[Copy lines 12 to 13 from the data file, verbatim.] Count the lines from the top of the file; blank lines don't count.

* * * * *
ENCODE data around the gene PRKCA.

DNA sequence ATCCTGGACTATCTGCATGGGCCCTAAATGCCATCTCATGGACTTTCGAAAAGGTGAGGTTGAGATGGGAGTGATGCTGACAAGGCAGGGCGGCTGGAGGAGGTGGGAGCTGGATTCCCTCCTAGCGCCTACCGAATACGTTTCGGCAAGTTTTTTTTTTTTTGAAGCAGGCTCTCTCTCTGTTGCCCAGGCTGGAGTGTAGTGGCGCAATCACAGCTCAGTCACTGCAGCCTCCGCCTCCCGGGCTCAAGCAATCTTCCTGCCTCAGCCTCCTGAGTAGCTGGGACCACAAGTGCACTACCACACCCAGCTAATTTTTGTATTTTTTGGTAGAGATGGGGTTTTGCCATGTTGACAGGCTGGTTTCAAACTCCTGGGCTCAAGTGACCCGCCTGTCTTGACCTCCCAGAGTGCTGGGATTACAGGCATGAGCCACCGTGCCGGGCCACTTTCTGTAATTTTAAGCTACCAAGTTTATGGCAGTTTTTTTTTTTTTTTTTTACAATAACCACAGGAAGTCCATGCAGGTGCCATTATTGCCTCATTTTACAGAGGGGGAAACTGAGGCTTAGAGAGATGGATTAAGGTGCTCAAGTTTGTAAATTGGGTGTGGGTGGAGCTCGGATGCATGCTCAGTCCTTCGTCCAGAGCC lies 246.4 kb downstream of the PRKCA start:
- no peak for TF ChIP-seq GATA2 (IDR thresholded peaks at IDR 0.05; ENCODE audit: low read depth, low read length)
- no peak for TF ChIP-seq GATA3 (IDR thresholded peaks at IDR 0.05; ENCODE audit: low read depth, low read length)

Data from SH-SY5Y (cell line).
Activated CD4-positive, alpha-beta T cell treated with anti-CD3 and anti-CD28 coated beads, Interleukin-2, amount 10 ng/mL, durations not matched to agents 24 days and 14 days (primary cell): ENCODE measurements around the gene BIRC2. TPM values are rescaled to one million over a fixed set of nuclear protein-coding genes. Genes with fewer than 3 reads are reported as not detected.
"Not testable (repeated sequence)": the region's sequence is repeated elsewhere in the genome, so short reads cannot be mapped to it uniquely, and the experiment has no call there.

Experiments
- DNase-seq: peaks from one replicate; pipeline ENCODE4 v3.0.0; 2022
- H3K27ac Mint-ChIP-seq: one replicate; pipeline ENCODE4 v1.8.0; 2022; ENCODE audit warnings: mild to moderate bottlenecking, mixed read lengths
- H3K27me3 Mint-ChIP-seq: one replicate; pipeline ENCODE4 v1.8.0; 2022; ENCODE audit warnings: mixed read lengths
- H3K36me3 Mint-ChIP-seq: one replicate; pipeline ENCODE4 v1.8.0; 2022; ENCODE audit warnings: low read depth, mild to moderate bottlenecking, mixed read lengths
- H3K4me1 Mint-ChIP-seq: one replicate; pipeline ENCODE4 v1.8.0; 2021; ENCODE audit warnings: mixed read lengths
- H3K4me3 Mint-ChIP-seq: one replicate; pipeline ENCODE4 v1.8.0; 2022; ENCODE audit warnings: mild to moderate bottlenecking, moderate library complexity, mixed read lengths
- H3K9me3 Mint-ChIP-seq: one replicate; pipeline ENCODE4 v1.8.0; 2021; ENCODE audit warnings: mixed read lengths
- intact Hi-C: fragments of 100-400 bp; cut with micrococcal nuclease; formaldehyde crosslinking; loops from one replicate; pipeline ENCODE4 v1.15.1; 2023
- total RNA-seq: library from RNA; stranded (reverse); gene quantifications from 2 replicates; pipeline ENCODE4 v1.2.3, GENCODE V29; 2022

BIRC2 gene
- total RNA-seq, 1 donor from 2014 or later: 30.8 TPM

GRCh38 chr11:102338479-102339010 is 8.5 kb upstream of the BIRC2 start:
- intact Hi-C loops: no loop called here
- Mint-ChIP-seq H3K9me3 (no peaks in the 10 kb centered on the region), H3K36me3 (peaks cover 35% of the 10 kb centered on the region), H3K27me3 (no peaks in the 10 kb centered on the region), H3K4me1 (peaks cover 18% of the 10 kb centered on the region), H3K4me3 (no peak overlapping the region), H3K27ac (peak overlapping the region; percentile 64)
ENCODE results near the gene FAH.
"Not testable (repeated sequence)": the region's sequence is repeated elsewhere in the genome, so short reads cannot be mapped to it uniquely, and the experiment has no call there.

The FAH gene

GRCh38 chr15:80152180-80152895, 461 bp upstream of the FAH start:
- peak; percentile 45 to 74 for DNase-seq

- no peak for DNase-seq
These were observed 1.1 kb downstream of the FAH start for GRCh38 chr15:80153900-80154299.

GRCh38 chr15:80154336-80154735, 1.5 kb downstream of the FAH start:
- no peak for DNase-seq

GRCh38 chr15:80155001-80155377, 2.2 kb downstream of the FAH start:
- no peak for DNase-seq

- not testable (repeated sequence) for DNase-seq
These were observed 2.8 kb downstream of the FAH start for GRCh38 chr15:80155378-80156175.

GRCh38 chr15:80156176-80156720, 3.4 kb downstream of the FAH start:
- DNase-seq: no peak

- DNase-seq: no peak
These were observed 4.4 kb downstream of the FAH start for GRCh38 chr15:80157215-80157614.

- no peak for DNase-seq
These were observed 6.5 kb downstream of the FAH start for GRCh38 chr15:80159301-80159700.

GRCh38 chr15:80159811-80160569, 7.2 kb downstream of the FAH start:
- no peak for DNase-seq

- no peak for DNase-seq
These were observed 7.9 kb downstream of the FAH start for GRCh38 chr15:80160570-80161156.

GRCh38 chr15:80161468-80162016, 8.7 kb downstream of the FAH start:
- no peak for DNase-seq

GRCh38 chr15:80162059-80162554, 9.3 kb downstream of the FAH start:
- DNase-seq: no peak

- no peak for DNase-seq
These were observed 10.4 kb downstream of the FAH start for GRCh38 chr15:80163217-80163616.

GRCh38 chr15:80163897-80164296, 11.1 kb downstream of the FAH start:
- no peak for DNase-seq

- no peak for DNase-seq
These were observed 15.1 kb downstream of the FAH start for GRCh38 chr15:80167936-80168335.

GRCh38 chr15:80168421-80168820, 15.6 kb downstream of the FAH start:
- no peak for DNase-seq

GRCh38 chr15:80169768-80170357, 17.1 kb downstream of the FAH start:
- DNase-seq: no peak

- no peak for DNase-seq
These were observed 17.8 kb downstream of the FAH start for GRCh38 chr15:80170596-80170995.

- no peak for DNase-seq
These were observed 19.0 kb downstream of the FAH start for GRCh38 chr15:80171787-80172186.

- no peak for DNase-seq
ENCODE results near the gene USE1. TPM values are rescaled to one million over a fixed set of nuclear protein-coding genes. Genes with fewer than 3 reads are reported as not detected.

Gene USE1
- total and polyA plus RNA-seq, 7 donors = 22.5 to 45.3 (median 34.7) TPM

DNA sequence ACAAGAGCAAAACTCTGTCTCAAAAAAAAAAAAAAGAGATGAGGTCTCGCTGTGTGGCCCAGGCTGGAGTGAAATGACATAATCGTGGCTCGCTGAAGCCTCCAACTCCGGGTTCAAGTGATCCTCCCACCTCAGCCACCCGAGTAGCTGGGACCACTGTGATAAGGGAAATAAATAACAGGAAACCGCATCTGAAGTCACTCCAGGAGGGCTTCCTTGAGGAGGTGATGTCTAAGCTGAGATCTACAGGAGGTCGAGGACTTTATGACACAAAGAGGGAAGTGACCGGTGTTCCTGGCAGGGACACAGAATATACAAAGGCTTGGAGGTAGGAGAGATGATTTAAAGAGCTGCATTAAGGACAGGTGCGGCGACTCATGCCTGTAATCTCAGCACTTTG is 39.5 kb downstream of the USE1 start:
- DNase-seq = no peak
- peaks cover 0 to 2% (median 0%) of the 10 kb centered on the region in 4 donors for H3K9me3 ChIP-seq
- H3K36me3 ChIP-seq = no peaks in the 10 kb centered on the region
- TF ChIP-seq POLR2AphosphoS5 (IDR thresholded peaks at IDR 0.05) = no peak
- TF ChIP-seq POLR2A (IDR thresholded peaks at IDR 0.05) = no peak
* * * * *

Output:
- H3K36me3 Mint-ChIP-seq: one replicate; pipeline ENCODE4 v1.8.0; 2022; ENCODE audit warnings: low read depth, mild to moderate bottlenecking, mixed read lengths
- H3K4me1 Mint-ChIP-seq: one replicate; pipeline ENCODE4 v1.8.0; 2021; ENCODE audit warnings: mixed read lengths